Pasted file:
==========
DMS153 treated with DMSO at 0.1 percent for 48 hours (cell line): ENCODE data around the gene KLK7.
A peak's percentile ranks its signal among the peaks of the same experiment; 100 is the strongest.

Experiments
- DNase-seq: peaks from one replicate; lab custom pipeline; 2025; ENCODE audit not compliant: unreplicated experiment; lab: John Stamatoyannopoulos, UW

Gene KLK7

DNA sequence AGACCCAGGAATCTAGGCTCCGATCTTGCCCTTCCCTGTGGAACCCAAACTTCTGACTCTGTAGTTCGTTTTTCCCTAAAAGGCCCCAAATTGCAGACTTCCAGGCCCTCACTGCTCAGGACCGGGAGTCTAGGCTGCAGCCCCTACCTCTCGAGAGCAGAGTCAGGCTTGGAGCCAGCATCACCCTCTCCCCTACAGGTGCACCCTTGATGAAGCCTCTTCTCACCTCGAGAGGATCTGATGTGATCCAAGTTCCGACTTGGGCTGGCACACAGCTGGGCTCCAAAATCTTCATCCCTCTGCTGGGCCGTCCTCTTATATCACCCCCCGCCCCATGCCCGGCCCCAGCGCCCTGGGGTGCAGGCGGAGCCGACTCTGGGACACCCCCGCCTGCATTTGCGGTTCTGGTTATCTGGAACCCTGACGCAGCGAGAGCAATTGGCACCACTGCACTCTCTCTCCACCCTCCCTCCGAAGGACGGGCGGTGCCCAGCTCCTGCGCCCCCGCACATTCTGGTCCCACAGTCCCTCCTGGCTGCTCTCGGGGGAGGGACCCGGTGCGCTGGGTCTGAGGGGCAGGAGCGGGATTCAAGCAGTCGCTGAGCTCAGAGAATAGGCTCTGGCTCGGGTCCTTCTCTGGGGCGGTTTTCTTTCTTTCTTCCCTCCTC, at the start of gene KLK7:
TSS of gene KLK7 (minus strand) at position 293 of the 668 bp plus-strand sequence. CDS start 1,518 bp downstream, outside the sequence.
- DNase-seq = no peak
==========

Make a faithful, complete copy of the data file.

DMS153 treated with DMSO at 0.1 percent for 48 hours (cell line): ENCODE data around the gene KLK7.
A peak's percentile ranks its signal among the peaks of the same experiment; 100 is the strongest.

Experiments
- DNase-seq: peaks from one replicate; lab custom pipeline; 2025; ENCODE audit not compliant: unreplicated experiment; lab: John Stamatoyannopoulos, UW

Gene KLK7

DNA sequence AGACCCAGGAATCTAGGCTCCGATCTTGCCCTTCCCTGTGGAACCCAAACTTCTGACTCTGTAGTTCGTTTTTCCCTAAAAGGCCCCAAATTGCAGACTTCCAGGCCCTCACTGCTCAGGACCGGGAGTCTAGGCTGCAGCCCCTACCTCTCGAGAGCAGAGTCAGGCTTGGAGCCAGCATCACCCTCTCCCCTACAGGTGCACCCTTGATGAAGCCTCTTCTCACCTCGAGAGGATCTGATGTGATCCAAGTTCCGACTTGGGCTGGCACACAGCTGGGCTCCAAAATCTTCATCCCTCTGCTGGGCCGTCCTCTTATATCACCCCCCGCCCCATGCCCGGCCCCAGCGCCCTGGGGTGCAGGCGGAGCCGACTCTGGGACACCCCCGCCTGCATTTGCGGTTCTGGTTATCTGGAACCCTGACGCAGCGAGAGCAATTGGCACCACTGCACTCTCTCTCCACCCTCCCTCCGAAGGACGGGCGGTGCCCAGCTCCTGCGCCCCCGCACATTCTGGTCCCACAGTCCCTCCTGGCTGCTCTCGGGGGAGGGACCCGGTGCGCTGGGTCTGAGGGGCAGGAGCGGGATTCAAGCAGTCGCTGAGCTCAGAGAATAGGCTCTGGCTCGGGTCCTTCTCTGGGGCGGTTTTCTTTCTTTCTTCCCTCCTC, at the start of gene KLK7:
TSS of gene KLK7 (minus strand) at position 293 of the 668 bp plus-strand sequence. CDS start 1,518 bp downstream, outside the sequence.
- DNase-seq = no peak